Beryl is a Soapie Addict. Does her addiction to other stuff have an effect on her reality?
|Word count 1055|
The woman shuffled along the ice-covered sidewalk, dressed in a threadbare coat, a long woollen scarf wrapped around her neck. She wore no hat despite the cold, her straggly grey hair blew in the wind. In her trembling hand she clasped a prescription for Valium. She had found yet another doctor to prescribe her the pills.
Entering her one-bedroom apartment, Beryl unwound the scarf before greeting the cat.
“Hello, my precious. Mummy has some food for you.”
In the tiny kitchen, dirty pots and pans covered every surface. The old woman searched unsuccessfully for a bowl for the cat biscuits as the mangy creature cried a pitiful meow. It wound its body around her legs, before Beryl eventually gave up her search and tipped a pile of the biscuits directly onto the sticky floor.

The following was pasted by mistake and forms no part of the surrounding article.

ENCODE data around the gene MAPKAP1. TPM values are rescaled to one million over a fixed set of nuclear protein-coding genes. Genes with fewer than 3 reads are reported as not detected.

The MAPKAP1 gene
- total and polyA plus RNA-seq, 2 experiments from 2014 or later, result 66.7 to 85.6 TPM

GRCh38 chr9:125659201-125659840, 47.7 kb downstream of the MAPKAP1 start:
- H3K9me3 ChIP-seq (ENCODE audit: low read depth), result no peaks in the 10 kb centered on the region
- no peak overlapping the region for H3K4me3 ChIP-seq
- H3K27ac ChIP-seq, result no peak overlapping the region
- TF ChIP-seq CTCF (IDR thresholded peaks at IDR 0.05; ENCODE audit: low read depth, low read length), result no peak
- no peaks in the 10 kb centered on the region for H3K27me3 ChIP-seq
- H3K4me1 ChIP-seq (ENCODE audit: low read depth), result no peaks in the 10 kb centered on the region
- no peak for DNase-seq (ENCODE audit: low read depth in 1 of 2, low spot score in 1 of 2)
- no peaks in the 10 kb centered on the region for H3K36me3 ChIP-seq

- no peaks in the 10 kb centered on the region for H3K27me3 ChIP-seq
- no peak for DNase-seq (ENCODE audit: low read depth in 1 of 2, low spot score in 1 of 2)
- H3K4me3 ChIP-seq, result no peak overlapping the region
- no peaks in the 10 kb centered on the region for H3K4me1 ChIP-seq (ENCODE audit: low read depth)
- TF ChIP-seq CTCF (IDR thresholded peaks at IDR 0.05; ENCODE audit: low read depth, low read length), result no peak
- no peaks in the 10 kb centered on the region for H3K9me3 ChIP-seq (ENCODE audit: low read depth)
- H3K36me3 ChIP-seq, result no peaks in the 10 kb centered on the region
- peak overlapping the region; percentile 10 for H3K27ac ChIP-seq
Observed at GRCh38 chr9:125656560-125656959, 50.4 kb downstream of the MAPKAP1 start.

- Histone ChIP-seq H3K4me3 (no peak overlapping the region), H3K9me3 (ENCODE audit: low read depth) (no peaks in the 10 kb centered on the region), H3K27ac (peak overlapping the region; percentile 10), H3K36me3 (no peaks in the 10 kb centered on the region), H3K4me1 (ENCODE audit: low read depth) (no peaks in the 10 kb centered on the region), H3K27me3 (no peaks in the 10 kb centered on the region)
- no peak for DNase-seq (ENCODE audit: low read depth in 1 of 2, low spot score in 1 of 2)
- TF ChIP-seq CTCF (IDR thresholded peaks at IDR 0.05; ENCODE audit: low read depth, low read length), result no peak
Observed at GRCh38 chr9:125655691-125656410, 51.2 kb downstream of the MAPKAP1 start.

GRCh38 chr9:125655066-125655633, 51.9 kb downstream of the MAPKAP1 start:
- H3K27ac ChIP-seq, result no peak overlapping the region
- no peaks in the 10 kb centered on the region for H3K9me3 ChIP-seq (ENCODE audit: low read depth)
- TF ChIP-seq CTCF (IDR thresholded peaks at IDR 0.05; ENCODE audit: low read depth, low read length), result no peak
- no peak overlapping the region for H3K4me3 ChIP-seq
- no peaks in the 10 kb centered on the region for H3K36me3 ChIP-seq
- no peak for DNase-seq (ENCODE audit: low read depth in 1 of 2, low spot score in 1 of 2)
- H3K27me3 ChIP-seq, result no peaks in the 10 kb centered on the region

As the feline chewed contentedly, the old lady poured herself a sizeable amount of cheap wine from a cask in the fridge. Turning on the television, she glanced at the clock, relieved she’d made it home in time for the Bold and the Beautiful, her favourite soapie.
Barely taking her eyes from the screen, she swallowed two Valium and gave a sigh of relief. Running out of her medication days ago, she’d known it was going to be difficult, maybe impossible this time, to find yet another doctor who didn’t know about her addiction. She had been lucky on this occasion and tried not to think about next time.